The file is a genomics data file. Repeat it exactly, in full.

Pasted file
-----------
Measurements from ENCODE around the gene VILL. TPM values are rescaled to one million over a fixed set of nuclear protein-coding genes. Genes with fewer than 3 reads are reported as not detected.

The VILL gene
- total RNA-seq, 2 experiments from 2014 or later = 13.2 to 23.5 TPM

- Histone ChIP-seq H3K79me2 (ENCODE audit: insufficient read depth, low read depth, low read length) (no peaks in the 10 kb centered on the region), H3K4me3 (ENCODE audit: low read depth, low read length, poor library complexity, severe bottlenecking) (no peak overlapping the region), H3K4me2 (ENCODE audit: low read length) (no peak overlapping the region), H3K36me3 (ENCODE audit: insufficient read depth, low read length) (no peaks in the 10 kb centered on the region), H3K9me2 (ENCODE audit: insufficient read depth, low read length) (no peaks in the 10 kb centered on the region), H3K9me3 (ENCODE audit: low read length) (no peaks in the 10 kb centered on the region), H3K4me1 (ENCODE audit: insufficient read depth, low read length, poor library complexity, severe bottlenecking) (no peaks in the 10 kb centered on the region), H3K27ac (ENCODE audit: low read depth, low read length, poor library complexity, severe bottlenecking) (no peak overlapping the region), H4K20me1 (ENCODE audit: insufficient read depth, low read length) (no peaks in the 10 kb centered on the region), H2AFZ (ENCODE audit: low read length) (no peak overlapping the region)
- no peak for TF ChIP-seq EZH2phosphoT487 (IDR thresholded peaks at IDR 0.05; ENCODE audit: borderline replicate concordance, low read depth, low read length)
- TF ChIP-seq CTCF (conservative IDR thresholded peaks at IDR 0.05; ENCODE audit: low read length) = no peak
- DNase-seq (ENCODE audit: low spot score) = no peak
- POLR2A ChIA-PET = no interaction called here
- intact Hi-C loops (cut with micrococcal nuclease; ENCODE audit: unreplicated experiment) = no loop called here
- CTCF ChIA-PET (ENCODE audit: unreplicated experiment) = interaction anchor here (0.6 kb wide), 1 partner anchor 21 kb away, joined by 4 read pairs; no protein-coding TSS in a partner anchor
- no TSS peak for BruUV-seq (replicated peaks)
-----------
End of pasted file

Measurements from ENCODE around the gene VILL. TPM values are rescaled to one million over a fixed set of nuclear protein-coding genes. Genes with fewer than 3 reads are reported as not detected.

The VILL gene
- total RNA-seq, 2 experiments from 2014 or later = 13.2 to 23.5 TPM

- Histone ChIP-seq H3K79me2 (ENCODE audit: insufficient read depth, low read depth, low read length) (no peaks in the 10 kb centered on the region), H3K4me3 (ENCODE audit: low read depth, low read length, poor library complexity, severe bottlenecking) (no peak overlapping the region), H3K4me2 (ENCODE audit: low read length) (no peak overlapping the region), H3K36me3 (ENCODE audit: insufficient read depth, low read length) (no peaks in the 10 kb centered on the region), H3K9me2 (ENCODE audit: insufficient read depth, low read length) (no peaks in the 10 kb centered on the region), H3K9me3 (ENCODE audit: low read length) (no peaks in the 10 kb centered on the region), H3K4me1 (ENCODE audit: insufficient read depth, low read length, poor library complexity, severe bottlenecking) (no peaks in the 10 kb centered on the region), H3K27ac (ENCODE audit: low read depth, low read length, poor library complexity, severe bottlenecking) (no peak overlapping the region), H4K20me1 (ENCODE audit: insufficient read depth, low read length) (no peaks in the 10 kb centered on the region), H2AFZ (ENCODE audit: low read length) (no peak overlapping the region)
- no peak for TF ChIP-seq EZH2phosphoT487 (IDR thresholded peaks at IDR 0.05; ENCODE audit: borderline replicate concordance, low read depth, low read length)
- TF ChIP-seq CTCF (conservative IDR thresholded peaks at IDR 0.05; ENCODE audit: low read length) = no peak
- DNase-seq (ENCODE audit: low spot score) = no peak
- POLR2A ChIA-PET = no interaction called here
- intact Hi-C loops (cut with micrococcal nuclease; ENCODE audit: unreplicated experiment) = no loop called here
- CTCF ChIA-PET (ENCODE audit: unreplicated experiment) = interaction anchor here (0.6 kb wide), 1 partner anchor 21 kb away, joined by 4 read pairs; no protein-coding TSS in a partner anchor
- no TSS peak for BruUV-seq (replicated peaks)